NEW YORK, April 5 (Reuters) - International Business Machines Corp has joined a private, non-profit organization called Sovrin Foundation that is seeking to build a global decentralized identity system based on blockchain technology.
The blue-chip U.S. computing company will join the non-profit as a "founding steward," dedicating hardware, security, and network capacity to help create a digital identity network for individuals and businesses, Sovrin foundation chair Phil Windley told Reuters in an interview on Thursday.
Other international IT firms are already taking part, led by Deutsche Telekom's research and innovation unit Telekom Innovation laboratories, Sovrin said.
"The way we live and work online is quite different from the physical world," Windley said. "By creating a global digital identity system, Sovrin is trying to make the online world as authentic and as interactive as the physical world."
Sovrin's identity network uses distributed ledger technology, or blockchain, to enable the secure exchange of cryptographically-signed credentials to prove an owner's digital identity information.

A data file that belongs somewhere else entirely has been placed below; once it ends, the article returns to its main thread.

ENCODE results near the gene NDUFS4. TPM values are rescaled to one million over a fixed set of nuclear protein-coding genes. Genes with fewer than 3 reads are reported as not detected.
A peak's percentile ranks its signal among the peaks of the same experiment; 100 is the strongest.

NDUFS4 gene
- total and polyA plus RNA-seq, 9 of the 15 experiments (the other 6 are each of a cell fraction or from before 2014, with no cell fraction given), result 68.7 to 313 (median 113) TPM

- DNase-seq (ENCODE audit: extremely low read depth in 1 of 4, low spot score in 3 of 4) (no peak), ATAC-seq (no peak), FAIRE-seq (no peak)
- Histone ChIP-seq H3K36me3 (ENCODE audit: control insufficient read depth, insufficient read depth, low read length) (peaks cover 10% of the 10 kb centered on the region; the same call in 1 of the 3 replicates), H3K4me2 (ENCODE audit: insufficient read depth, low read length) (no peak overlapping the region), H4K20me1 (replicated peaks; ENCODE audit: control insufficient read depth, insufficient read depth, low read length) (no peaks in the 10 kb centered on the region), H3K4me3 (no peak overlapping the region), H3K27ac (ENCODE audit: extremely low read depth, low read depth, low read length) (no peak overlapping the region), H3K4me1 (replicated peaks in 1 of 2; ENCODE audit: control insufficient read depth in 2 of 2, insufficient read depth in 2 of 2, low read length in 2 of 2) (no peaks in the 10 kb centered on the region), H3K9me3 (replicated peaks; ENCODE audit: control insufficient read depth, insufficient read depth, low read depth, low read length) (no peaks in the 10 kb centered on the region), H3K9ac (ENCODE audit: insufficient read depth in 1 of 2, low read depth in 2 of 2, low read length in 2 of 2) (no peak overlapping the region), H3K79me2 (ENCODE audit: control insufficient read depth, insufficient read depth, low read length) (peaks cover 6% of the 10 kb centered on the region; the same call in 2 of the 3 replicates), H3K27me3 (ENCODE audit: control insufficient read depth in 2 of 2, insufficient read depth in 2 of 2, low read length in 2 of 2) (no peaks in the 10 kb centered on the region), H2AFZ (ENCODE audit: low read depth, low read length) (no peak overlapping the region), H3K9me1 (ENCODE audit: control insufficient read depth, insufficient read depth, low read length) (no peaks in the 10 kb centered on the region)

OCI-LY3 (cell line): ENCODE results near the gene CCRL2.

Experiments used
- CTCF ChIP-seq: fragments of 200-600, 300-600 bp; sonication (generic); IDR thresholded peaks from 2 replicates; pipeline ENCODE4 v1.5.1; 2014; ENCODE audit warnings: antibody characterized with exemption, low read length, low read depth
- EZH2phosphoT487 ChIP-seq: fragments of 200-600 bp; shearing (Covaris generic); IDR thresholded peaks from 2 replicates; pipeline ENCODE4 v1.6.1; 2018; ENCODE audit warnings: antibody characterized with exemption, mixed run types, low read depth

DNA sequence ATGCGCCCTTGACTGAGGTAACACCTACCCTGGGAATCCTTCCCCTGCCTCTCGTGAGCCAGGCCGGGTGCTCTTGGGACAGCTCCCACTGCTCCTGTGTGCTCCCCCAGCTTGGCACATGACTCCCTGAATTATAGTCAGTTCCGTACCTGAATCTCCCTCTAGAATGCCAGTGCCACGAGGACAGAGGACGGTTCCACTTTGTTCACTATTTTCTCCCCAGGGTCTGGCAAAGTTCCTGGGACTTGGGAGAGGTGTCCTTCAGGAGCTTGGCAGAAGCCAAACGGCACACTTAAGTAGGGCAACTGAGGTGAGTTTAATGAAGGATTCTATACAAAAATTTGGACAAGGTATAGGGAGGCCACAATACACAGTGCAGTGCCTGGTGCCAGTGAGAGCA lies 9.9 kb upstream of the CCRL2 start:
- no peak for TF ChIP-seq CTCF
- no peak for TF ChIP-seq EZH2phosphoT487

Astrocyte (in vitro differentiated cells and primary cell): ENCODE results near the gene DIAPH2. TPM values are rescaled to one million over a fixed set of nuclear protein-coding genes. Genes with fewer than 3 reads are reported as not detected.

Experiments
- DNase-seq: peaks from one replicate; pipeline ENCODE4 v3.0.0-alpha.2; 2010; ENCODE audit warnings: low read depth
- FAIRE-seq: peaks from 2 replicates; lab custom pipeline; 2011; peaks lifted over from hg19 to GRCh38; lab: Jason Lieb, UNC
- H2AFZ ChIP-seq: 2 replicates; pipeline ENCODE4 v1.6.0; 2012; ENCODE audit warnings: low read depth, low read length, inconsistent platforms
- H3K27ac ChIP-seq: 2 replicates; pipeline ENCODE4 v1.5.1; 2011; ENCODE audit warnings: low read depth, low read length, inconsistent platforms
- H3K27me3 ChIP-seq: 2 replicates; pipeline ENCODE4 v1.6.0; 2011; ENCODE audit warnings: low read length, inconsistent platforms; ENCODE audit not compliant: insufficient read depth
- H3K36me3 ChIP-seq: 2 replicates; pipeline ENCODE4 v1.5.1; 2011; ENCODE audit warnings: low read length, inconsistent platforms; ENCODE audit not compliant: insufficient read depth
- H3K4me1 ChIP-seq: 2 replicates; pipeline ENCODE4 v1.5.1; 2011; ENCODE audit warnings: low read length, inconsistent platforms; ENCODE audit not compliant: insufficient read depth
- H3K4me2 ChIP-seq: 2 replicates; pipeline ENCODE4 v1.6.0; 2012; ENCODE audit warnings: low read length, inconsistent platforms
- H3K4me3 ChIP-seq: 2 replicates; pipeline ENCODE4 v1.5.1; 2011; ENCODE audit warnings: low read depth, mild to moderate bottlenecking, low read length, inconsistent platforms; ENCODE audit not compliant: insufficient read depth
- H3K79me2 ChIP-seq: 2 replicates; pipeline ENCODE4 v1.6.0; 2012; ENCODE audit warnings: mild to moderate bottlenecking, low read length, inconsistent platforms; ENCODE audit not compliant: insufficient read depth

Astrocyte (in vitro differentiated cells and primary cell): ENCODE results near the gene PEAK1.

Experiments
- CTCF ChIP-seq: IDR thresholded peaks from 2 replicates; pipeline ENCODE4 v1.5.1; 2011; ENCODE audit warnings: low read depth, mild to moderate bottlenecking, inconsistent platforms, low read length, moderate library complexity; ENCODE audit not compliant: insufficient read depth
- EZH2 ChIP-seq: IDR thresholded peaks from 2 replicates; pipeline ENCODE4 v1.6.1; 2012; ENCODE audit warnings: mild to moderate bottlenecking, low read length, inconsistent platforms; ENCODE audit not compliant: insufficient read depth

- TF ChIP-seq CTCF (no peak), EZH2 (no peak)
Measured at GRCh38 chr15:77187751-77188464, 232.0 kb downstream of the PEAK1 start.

"We believe that the adoption of blockchain is an opportunity for a new trust model to take hold where individuals and organizations can securely share private information and credentials without an intermediary," Marie Wieck, IBM Blockchain general manager, said in a statement.
IBM, which did not give a cost estimate for its contribution, has been active in participating in blockchain initiatives and is keen to remain at the forefront of developments in the fast-moving space.
The Sovrin network is currently running with limited capacity, but will be more widely available by mid-2018, Windley said.
Sovrin said existing identity systems were flawed, with more than 2.9 billion records compromised from various security incidents across industries in 2017.
"These damaging and costly security breaches are a consequence of the internet being developed without a true identity layer," Sovrin said.
"To solve this infrastructure flaw, the Sovrin network was purpose-built to add the missing identity layer to the internet."
The Sovrin network is based on emerging standards from the World Wide Web Consortium that standardizes the format of digitally-signed credentials. (Reporting by Gertrude Chavez-Dreyfuss, Editing by Rosalba O'Brien)